MercatorNet: Is there more to discover about this ‘transient organ’?
Dr. Collier Yes, there is always more to discover. One goal of the human placenta project is to better understand the placenta with the ultimate goal of improving maternal and child health. One interesting thing we know now about the placenta, although the full extent of this knowledge is not fully understood, is that along with functioning as many organs as one, there is a unique transfer of cellular material that happens across the placenta.
In science, microchimerism refers to the presence of a small population of genetically distinct and separately derived cells within an individual. In pregnancy, small amounts of cells travel across the placenta. Some of these cells are the prenatal child’s cells that travel from the baby into her mother, and some cells also pass from the mother into her child. The cells from the prenatal child into her mother are pluripotent, which means they haven’t yet differentiated into the type of cell specific for one organ or tissue in particular. These cells find their way into mother’s tissue and start acting like the tissue in which they find themselves. This process is known as feto-maternal microchimerism.
MercatorNet: That is fascinating! In what ways can these fetal cells protect the mother in later life – or put her at risk?
Dr. Coller Their full impact is still being understood, but some of these cells have been hypothesized to help mom in the time after birth and also for years to come. For example, these cells have been found in Caesarean sections incisions helping to make collagen to help mom heal after a surgical delivery. These cells have also been found in the maternal breast and have been hypothesized to help reduce mom’s risk of breast cancer in her later years.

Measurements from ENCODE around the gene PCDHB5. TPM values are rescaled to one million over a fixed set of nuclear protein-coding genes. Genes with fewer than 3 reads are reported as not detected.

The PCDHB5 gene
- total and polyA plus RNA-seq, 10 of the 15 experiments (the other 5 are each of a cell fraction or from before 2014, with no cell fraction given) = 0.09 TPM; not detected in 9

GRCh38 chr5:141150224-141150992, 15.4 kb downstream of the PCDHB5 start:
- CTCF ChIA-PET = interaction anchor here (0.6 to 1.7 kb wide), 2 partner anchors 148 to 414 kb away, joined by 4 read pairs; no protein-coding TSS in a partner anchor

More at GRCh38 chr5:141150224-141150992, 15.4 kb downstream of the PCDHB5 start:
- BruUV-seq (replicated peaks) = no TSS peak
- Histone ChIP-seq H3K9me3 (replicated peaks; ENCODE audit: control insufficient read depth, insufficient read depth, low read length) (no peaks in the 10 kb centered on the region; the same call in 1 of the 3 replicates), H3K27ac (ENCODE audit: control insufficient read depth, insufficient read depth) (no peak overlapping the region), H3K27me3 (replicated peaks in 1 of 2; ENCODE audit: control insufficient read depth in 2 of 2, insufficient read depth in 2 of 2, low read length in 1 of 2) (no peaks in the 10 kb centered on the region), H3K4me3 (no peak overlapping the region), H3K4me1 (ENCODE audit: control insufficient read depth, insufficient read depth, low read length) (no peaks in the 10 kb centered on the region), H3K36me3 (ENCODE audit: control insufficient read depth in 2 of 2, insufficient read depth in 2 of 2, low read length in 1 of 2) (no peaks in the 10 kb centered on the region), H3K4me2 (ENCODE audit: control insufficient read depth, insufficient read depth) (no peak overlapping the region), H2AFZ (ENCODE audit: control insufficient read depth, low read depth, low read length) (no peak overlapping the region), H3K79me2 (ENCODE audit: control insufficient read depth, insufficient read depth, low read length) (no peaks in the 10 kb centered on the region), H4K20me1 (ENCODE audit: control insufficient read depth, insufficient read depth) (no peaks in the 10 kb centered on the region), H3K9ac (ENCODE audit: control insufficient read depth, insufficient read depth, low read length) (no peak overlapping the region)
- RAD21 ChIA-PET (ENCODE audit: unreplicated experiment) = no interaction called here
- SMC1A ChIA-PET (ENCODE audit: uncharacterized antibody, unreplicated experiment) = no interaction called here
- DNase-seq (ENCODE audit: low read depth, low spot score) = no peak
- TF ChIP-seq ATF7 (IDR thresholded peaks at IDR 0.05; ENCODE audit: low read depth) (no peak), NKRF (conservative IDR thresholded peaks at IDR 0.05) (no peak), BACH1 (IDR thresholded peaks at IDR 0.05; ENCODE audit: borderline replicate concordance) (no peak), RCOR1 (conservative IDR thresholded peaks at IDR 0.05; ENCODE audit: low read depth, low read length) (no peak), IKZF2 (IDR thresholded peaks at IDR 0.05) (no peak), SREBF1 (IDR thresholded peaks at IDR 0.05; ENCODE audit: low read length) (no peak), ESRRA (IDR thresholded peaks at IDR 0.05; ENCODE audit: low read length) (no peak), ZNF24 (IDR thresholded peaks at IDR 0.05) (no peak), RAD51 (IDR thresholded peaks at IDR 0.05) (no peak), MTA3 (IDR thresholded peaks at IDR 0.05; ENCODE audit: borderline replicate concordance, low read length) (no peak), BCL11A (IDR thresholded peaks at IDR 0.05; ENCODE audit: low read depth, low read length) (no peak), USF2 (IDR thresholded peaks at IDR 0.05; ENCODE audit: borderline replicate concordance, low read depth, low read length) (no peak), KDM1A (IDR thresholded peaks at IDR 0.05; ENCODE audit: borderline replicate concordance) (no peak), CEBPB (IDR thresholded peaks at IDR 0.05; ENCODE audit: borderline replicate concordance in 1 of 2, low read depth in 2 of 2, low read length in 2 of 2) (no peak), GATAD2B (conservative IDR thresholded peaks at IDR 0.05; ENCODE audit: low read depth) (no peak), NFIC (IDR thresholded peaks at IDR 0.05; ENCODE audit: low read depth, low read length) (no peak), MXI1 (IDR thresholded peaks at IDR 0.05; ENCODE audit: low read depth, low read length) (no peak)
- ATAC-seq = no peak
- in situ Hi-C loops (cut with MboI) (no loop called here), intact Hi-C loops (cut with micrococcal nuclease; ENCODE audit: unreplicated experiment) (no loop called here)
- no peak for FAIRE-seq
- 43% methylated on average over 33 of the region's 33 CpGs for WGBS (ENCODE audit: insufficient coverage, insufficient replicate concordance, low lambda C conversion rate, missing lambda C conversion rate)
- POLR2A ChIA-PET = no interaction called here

The ’gift’ of these cells from the baby, entering into mom’s body and helping her heal and protecting her from cancer, is amazing to think of and really challenges our ideas of people as autonomous beings. In reality, many human beings carry remnants of other human beings in their body. These cells may even play a part in how future siblings are spaced.
What is also interesting, these cells that enter the mother are allowed to survive and are not attacked by the mother’s immune system, even though they are somewhat ‘foreign’. This again speaks to a cooperation, at the cellular level, between mother and child. And it would be one thing if these cells were inert and existed as a gift of sorts, from the child in the mother, but to think of these cells in some ways benefiting the health of the mother really speaks to a radical mutuality at the cellular level between two people that only serves to enhance our understanding of the maternal-child bond.
MercatorNet: And what are the implications for involuntary pregnancy loss?
Dr. Collier Miscarriage can be a devastating event in the life of both the expectant mother and father. I’ve heard from many women that they felt, even after they lost their baby, that their baby was somehow always still with them in a way. And now, through the knowledge of the science of microchimerism, we know that this is true. Many women do have the presence, in their bodies, of a biological piece of their child and this cellular material may be aiding and assisting her not only now but in the future in ways we are only beginning to understand.
MercatorNet: Obviously this science throws new light on the abortion debate, in particular on a woman’s autonomy when it comes to ending a pregnancy. She would be ending an irreducibly cooperative venture rather than a ‘kidnap’ (as Judith Jarvis styled it) and harming herself as well, would she not?